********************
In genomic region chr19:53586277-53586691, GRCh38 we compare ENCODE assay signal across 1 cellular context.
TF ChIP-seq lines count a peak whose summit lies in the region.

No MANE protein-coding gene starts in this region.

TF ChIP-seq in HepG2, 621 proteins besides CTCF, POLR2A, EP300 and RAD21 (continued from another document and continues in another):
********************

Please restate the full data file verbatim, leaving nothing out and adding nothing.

In genomic region chr19:53586277-53586691, GRCh38 we compare ENCODE assay signal across 1 cellular context.
TF ChIP-seq lines count a peak whose summit lies in the region.

No MANE protein-coding gene starts in this region.

TF ChIP-seq in HepG2, 621 proteins besides CTCF, POLR2A, EP300 and RAD21 (continued from another document and continues in another):